How do I get a job in Japan? I got this question a lot in my first year in Japan and even up to these days I still get some. There are more and more people wanting to work in Japan and I encourage them too. I always support people who want to experience Japan. Here is great. I love my job, the way of living, the culture, the food, and most especially the people.
I would like to share how I personally applied and landed my job in this foreign land. This applies to people who are currently living in the Philippines and not in another country.
Before I share how you will have to prepare your heart and mind. First, I want you to have a clear vision and create your WHY. Why do you want to live and work in Japan? This question is vital because you will always come back to it when challenges hit you or when you feel like giving up on your application. Set your goals you want to achieve when working in Japan. Second, If you’re having doubts, I advise you to come back when you are ready. Working in a foreign country has never been easy and not always glamorous. It’s not for everyone. A lot of people have tried, and gave up in the middle and left hanging. I just want you to be ready and willing to sacrifice so you won’t be wasting effort, time, and money.
I’ve created worksheets to help you create your vision map and make lists.
Let’s get to how you can land your dream job in Japan
1. Seach jobs online
Once you’ve created your vision, you can head over to this website. I applied through workabroad.com. They have a lot of job offers for Filipinos not only Japan but many countries. Start with creating an account, setting up your resume. Once you’ve settled, you can search for specific jobs or agencies.
Another website that I can recommend is job street.com.ph Basically the same process, you have to make an account. Log in and search for jobs.
2. Reach out to people who are already working in Japan
I did my own research and asked people I know who are already working in Japan. Here is a list of the recommendations of legal agencies.
They offer different kinds of jobs including scaffolding, careworker, automotive mechanic and many more. Their main office is in Las Pinas city, Metro Manila but they also have branches in Davao, Batangas and La Trinidad, Benguet.
If you pass the interview, you will have to study the Japanese language for four months, wait for your COE and an employer. You will have another training for one month in Japan before you get to your workplace.
Their office offers vacancies for English Language Teachers in Japan. They recruit English teachers who will teach in public schools in Japan for a dispatch company, INTERAC. The catch is they have two main requirements: the ability to teach English with a sustained neutralized accent and the ability to drive a car.
They recruit housekeepers, domestic housekeepers, and caregivers fro Japan. You can visit them at 10 Man Nam Building, Bokawkan, Baguio, Benguet, Philippines
Peppy kids club hire private English Teachers for Japan. I believe there’s no placement fee but you will receive less salary as compared to Native speakers like from America, Australia, and others.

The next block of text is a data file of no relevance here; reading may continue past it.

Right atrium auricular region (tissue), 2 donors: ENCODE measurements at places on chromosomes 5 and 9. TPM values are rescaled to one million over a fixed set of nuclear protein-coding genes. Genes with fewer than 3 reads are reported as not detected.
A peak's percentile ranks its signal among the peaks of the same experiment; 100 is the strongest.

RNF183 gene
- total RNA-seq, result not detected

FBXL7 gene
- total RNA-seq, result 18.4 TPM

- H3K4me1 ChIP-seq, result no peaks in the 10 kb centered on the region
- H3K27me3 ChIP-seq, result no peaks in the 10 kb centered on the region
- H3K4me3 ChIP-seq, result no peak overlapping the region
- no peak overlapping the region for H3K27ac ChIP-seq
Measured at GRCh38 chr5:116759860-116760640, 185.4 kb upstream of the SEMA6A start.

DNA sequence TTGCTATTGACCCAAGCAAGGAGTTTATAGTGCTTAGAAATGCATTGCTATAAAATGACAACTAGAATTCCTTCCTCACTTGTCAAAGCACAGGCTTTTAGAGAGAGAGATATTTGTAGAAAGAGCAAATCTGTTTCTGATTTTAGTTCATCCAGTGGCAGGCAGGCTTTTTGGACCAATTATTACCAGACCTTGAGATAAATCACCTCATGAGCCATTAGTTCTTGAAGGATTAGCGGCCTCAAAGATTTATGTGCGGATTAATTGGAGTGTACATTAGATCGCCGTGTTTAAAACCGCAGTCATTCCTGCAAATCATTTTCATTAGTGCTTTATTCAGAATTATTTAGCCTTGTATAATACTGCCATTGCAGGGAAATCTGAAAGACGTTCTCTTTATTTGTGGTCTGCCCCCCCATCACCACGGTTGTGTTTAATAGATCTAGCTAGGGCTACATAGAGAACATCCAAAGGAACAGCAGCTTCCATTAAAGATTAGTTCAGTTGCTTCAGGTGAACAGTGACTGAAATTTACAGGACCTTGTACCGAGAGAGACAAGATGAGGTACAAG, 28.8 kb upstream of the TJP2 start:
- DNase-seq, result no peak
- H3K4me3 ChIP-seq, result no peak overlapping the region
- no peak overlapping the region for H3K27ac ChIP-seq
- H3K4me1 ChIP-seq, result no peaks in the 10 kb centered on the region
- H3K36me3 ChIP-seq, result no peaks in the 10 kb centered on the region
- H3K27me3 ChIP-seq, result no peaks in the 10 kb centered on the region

First, you will have to send your application online. Initial screening will be reviewed by the head office in Japan. If you are qualified, their agency in Manila will contact you. They are located in Makati where you will have to do your exam, interview, demonstration, and paper processing.
1. Look out for job fairs. Take advantage of the job fairs in your municipality. They have a government to government job offers.
2. JET PROGRAMS
Look out for job vacancies through Embassy of Japan in the Philippines
I highly recommend this one as they have a competitive salary compared to others but they also have higher standards of qualifications
01. Learn Japanese before coming to Japan
- The ability to speak Japanese will be your greatest advantage in your application. Start learning now and you will never regret the decision when you arrive in Japan. Learning Japanese does not have to be expensive. There are a lot of free resources you can access online. Of all the learning platforms that are out there, italki is the best for me.
02. Get a TESOL certificate
- Most companies don’t require a TESOL certificate but I advice you to take trainings. It is a good investment and will be your advantage from other applicants.
- I took my TESOL certification in Tony Vanilli Enterprise- TVE and I highly recommend it. They’re located in Baguio, Philippines but you can take classes online. Check their Facebook page here.
03. Learn how to ride a bicycle
- Commuting to work by bicycle is a common norm in Japan
- When I first came to Japan, I couldn’t ride a bike so I had to walk 2 kilometers every day to work. Distance is not a big issue but it’s the weather. The weather here is very changeable. You could ride a bus but will cost you money and sometimes the schedule is not convenient.
Ready to work in Japan? Take the opportunity to work in Japan and start a new chapter of your life.